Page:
Upland aspen (Populus spp.) forests contribute significantly to biodiversity in their circumboreal role as keystone species. The 43-hectare Pando aspen (Populus tremuloides Michx.) clone in Utah, USA, is thought to be the largest living organism on earth, but is faltering due to chronic herbivory. Long-term resilience in aspen communities, including Pando, rests on successful recruitment of vegetative suckers. This is the first trend assessment of this threatened iconic forest using a vital indicators approach. I examined 64 plots using 19 indicators to determine current conditions. Findings show that a genetically uniform Pando is 'breaking up' because of herbivory fencing. Initial successes are tempered by nearly half of Pando that remains unprotected from chronic wild and domestic ungulates herbivory. I propose a strategy of process-based stewardship informed by adaptive monitoring to restore the famed 'one-tree forest.' Lessons from Pando include linkages to embattled biodiverse aspen systems facing similar challenges globally.
Author ORCID Identifier
Paul C. Rogers https://orcid.org/0000-0001-5978-8910
See README file.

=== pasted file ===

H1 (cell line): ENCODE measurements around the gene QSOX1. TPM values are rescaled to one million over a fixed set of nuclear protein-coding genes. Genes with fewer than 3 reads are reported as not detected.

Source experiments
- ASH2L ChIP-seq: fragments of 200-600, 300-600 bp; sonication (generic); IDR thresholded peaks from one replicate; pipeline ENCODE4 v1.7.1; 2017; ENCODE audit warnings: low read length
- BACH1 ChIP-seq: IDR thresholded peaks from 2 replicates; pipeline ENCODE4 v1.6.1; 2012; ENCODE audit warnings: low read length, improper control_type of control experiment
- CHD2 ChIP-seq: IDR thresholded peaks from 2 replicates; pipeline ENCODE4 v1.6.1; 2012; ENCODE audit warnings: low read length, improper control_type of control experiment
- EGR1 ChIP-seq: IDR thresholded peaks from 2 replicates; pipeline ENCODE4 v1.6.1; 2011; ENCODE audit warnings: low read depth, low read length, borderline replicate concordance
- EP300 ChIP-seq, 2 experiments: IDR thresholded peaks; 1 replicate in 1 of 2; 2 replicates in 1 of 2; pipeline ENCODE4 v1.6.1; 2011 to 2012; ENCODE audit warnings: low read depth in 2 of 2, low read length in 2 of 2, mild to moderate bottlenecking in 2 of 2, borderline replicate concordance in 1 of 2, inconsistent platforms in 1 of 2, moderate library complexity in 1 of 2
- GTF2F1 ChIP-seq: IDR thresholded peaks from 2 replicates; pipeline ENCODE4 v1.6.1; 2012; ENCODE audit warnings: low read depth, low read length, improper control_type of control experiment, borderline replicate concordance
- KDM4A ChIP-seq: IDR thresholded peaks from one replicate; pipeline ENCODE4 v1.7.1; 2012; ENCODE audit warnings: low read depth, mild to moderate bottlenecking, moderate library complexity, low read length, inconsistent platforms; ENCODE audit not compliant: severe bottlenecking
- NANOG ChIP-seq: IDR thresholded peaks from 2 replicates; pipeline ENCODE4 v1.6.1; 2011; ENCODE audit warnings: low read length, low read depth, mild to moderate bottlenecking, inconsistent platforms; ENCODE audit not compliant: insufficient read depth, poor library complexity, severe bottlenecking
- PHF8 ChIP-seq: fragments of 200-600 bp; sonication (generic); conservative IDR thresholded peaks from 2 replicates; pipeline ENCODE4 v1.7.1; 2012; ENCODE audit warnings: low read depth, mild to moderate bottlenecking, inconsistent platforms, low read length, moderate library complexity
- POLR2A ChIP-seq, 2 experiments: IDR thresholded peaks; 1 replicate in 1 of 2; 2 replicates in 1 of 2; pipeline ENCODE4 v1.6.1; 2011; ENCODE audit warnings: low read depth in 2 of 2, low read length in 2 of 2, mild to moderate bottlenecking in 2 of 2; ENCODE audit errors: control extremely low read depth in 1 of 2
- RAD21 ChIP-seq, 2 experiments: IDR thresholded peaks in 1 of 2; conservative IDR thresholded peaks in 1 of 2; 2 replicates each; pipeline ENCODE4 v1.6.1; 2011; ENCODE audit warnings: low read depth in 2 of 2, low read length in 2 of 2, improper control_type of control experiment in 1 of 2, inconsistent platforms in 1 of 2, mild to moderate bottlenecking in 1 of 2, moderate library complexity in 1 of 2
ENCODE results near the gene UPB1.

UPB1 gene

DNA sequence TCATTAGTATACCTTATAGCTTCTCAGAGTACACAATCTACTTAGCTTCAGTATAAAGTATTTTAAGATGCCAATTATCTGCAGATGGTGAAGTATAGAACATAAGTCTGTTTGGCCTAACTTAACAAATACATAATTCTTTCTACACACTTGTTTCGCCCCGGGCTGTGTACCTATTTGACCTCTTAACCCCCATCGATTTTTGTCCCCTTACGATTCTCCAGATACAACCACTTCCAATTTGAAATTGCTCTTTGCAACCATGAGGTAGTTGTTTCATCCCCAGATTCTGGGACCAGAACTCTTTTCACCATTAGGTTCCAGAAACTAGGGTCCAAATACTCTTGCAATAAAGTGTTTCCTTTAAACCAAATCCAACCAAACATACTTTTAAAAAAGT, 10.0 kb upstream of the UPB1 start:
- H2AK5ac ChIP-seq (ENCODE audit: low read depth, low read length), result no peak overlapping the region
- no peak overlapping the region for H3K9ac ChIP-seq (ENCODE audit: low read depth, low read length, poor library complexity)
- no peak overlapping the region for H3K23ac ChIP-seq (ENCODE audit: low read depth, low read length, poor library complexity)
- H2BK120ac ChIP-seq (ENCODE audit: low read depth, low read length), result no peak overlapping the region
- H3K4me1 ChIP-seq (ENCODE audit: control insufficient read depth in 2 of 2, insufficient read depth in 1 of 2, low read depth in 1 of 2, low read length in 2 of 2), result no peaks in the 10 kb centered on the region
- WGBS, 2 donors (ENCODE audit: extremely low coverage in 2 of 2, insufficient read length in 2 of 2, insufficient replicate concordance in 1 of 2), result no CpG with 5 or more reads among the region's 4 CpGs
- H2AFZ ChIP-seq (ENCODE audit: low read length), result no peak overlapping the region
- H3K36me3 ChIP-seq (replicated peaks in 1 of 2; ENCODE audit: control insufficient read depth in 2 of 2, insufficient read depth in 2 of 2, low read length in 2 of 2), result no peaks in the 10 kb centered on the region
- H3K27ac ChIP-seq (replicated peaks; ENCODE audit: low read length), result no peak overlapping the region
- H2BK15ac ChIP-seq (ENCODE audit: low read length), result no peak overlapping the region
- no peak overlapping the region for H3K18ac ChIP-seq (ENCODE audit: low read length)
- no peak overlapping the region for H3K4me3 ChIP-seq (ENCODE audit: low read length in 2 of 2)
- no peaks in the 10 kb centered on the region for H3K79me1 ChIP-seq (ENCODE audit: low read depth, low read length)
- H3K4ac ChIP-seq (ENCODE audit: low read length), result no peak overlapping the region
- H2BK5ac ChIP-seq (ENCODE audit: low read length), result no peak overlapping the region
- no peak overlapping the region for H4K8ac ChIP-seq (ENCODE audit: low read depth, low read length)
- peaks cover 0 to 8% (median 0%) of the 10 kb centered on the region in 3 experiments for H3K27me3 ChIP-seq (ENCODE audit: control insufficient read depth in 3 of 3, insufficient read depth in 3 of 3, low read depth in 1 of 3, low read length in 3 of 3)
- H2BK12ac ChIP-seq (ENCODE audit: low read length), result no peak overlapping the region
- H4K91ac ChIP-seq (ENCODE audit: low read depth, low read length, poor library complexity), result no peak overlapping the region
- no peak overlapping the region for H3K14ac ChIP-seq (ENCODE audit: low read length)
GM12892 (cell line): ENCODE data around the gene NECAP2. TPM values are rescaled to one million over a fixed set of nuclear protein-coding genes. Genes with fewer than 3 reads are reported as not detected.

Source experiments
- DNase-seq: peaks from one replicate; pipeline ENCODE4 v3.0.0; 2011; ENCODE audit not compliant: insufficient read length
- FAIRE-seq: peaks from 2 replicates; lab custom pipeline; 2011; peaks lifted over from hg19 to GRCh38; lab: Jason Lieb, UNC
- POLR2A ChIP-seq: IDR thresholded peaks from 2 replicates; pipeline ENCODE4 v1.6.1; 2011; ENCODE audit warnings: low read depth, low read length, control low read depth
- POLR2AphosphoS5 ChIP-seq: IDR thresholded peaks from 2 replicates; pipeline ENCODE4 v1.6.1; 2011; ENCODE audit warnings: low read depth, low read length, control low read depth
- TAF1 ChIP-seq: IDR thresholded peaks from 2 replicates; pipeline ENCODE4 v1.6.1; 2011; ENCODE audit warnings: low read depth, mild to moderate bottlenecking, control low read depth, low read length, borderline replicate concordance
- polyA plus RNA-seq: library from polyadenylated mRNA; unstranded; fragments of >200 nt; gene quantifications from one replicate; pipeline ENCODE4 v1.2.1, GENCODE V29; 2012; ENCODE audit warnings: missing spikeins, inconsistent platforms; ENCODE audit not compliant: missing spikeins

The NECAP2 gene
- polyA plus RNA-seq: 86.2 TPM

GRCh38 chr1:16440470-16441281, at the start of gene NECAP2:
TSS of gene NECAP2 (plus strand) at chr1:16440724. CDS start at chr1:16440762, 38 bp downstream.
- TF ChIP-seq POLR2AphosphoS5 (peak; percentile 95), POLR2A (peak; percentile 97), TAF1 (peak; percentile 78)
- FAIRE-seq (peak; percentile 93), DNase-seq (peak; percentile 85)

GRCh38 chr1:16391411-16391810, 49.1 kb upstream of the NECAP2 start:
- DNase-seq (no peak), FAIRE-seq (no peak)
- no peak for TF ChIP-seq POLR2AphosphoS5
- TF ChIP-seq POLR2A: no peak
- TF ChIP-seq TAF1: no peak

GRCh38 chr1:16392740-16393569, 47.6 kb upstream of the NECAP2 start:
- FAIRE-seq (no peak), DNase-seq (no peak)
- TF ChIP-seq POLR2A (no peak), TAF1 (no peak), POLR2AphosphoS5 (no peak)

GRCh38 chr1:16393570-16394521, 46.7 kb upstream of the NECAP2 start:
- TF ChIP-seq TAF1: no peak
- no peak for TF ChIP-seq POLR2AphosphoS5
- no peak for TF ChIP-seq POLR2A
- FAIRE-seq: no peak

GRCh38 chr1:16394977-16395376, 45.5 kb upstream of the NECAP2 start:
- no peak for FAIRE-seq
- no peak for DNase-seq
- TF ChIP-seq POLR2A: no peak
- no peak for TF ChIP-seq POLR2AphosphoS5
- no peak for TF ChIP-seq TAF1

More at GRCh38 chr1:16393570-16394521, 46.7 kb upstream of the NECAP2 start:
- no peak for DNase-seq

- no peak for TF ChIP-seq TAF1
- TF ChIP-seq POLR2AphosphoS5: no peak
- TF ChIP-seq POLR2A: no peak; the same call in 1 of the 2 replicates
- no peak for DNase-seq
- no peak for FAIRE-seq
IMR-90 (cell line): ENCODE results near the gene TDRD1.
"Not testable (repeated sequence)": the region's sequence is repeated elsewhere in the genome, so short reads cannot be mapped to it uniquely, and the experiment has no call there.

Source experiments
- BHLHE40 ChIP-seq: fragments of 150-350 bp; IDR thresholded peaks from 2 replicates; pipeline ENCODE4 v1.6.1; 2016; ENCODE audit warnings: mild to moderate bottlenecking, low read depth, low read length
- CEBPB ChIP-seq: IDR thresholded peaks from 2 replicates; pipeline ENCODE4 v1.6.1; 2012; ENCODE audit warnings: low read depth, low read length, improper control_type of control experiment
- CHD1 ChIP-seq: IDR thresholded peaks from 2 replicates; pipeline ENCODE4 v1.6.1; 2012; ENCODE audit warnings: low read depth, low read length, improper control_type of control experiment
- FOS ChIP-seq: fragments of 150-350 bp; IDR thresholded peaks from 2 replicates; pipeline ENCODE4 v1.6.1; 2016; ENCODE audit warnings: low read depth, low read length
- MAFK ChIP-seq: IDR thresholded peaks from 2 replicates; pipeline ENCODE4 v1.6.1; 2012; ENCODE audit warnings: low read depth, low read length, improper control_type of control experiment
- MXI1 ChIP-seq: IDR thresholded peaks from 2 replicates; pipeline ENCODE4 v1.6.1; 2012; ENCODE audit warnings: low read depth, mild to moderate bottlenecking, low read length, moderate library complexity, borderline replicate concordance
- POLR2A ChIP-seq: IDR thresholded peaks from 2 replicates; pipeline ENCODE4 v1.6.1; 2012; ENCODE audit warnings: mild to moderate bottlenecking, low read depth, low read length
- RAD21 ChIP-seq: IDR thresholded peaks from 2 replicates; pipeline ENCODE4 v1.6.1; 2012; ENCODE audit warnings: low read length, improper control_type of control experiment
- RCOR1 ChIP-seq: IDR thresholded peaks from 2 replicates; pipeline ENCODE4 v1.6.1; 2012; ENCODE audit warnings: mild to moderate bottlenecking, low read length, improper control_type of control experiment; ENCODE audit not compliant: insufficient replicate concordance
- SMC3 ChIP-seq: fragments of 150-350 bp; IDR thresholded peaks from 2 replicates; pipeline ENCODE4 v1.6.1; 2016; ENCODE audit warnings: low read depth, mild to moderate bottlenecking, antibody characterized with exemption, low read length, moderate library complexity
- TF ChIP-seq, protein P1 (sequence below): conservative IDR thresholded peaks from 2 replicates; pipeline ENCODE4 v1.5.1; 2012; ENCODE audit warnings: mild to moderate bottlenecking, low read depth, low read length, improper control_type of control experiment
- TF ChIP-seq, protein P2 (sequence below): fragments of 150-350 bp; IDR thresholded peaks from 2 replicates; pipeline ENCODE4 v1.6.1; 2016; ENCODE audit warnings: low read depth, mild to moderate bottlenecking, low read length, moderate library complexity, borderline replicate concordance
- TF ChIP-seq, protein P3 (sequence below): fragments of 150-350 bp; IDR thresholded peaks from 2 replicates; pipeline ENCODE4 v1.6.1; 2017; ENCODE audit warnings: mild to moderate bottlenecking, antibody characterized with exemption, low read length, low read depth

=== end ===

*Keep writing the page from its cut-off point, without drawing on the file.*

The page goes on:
Western Aspen Alliance
US Dept. of Interior, Bureau of Land Management (BLM)
Utah State University
US Dept. of Interior, Bureau of Land Management (BLM) L21AC10369
The data consists of location, mensuration, regeneration/recruitment, and animal browse/scat data from the Pando aspen clone near Fish Lake, Utah. This is a full remeasurement of this famous grove. Previous full or partial measures of Pando were conducted in 2014-2016, 2017.
Populus spp., Populus tremuloides Michx.
Fish Lake, Utah
See README file.
This work is licensed under a Creative Commons Attribution 4.0 License.
Rogers, P. C. (2022). Pando Aspen 2021 Remeasure [Data set]. Utah State University. https://doi.org/10.26078/8AGW-0368
Additional FilesREADME_Rogers_2021.txt (5 kB)
PandoAspenPlotData_2021remeasure.csv (6 kB)
PandoAspenPlotData_2021remeasure.xlsx (21 kB)